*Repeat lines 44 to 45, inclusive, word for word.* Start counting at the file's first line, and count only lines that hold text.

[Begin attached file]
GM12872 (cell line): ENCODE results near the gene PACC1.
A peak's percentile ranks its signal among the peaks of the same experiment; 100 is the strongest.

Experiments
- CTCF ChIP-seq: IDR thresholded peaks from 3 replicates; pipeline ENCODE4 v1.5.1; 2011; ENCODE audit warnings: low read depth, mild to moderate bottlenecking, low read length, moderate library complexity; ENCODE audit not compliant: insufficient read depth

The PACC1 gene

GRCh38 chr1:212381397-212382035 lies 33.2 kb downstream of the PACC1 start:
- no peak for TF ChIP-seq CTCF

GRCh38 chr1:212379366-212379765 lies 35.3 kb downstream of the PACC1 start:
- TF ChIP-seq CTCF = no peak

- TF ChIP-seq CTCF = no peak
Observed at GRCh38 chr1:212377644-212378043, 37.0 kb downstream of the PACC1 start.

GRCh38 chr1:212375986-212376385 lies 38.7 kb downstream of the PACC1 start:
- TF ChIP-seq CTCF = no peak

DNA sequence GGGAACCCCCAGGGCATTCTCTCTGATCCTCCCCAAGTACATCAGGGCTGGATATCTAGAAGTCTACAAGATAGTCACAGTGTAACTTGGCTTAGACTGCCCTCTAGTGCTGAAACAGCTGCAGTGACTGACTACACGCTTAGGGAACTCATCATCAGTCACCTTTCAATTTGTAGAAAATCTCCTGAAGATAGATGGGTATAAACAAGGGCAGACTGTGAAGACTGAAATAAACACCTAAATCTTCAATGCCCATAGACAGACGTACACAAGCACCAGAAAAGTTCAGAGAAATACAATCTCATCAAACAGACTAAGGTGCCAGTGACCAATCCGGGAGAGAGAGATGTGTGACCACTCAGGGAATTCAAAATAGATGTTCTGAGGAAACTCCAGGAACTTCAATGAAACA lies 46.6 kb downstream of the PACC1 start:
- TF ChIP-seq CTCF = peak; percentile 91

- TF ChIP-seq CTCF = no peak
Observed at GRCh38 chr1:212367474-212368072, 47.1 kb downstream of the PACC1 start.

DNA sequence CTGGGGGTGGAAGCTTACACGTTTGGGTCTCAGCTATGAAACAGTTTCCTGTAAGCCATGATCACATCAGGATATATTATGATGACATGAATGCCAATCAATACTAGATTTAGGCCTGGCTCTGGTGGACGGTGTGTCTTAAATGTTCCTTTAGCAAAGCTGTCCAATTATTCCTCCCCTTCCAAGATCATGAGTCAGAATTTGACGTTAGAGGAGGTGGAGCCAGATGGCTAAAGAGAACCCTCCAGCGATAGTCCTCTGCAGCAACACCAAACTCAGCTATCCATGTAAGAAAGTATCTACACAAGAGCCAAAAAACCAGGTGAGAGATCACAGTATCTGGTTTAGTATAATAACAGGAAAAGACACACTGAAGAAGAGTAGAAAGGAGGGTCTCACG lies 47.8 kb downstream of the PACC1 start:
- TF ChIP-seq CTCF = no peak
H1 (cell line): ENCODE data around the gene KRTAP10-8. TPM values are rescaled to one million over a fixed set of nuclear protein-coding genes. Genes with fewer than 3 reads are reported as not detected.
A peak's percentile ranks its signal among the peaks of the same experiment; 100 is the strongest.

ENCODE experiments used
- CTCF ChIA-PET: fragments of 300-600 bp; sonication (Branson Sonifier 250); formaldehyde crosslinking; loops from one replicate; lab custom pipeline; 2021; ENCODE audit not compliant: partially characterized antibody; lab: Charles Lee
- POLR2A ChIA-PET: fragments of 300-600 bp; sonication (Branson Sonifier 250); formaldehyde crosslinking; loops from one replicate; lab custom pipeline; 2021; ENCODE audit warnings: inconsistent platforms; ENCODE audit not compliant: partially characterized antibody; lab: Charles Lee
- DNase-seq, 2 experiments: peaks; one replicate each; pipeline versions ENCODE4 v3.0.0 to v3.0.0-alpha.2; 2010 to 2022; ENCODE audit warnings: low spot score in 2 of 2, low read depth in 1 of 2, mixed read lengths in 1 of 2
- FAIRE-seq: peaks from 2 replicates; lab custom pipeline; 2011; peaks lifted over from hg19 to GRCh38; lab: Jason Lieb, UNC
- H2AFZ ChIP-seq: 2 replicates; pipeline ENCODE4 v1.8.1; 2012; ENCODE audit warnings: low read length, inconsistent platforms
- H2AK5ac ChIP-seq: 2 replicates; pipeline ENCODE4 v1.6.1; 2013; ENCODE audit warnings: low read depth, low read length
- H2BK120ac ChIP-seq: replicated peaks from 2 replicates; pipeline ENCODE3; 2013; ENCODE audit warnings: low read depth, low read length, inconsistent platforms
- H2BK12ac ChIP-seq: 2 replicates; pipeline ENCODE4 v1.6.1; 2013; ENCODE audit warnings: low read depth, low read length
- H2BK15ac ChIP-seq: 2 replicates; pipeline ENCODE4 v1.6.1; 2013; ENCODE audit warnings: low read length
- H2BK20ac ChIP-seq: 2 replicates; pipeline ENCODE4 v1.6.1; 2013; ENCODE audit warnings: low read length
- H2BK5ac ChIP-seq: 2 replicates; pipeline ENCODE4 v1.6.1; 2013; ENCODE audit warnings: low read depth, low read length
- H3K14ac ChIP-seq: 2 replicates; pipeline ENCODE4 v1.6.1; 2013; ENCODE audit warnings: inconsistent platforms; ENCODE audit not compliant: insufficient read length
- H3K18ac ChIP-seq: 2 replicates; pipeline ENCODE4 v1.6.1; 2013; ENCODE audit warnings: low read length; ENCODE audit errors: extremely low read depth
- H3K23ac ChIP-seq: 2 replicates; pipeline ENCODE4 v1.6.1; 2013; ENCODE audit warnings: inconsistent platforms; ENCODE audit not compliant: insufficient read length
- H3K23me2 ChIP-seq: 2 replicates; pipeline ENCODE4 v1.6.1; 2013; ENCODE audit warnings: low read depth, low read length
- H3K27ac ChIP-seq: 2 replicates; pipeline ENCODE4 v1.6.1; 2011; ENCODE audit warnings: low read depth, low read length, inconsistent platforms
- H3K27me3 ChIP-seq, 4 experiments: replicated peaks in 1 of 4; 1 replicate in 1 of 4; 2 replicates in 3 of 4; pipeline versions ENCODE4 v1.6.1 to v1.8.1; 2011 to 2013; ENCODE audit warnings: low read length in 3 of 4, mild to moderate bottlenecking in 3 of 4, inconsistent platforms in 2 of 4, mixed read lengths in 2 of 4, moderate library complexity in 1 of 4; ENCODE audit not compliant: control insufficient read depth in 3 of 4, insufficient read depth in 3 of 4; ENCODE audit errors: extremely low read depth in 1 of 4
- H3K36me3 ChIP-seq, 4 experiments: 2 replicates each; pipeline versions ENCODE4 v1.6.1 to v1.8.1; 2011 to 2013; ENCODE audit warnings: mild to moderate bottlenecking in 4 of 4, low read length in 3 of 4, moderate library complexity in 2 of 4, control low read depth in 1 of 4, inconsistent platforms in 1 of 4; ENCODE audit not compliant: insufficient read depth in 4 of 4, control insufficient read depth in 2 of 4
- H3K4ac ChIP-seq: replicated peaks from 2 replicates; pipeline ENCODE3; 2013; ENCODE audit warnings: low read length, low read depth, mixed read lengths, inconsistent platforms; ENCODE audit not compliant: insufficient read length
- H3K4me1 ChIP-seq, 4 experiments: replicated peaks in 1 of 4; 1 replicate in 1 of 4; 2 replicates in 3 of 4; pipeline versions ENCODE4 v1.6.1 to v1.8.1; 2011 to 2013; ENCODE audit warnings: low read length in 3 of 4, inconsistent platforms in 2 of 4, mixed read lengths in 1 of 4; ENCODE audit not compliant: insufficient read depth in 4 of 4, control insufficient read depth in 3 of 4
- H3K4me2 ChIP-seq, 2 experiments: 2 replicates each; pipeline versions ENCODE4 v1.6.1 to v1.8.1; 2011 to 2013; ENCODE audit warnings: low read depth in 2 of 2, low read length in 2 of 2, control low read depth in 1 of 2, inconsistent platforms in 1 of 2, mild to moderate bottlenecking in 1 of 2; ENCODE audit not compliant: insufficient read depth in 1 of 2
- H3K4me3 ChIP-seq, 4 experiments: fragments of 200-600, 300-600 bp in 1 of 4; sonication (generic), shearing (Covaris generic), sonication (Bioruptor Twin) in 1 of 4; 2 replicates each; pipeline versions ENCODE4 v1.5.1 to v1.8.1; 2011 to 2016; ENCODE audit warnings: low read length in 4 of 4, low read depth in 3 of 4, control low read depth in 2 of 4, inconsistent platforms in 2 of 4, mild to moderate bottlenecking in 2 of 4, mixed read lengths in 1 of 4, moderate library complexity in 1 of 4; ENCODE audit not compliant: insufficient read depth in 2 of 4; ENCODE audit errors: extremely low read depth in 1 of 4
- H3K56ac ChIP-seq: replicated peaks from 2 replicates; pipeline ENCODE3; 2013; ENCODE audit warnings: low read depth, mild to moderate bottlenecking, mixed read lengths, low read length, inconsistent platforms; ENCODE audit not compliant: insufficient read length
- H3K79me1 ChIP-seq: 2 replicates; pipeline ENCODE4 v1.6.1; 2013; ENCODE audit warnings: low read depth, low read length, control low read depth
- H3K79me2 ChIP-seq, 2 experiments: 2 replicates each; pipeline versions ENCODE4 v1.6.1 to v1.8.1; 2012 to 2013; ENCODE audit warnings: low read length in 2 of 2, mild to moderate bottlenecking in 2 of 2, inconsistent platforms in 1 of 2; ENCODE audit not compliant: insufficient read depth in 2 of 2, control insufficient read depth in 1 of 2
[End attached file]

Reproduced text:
- H3K4me3 ChIP-seq, 4 experiments: fragments of 200-600, 300-600 bp in 1 of 4; sonication (generic), shearing (Covaris generic), sonication (Bioruptor Twin) in 1 of 4; 2 replicates each; pipeline versions ENCODE4 v1.5.1 to v1.8.1; 2011 to 2016; ENCODE audit warnings: low read length in 4 of 4, low read depth in 3 of 4, control low read depth in 2 of 4, inconsistent platforms in 2 of 4, mild to moderate bottlenecking in 2 of 4, mixed read lengths in 1 of 4, moderate library complexity in 1 of 4; ENCODE audit not compliant: insufficient read depth in 2 of 4; ENCODE audit errors: extremely low read depth in 1 of 4
- H3K56ac ChIP-seq: replicated peaks from 2 replicates; pipeline ENCODE3; 2013; ENCODE audit warnings: low read depth, mild to moderate bottlenecking, mixed read lengths, low read length, inconsistent platforms; ENCODE audit not compliant: insufficient read length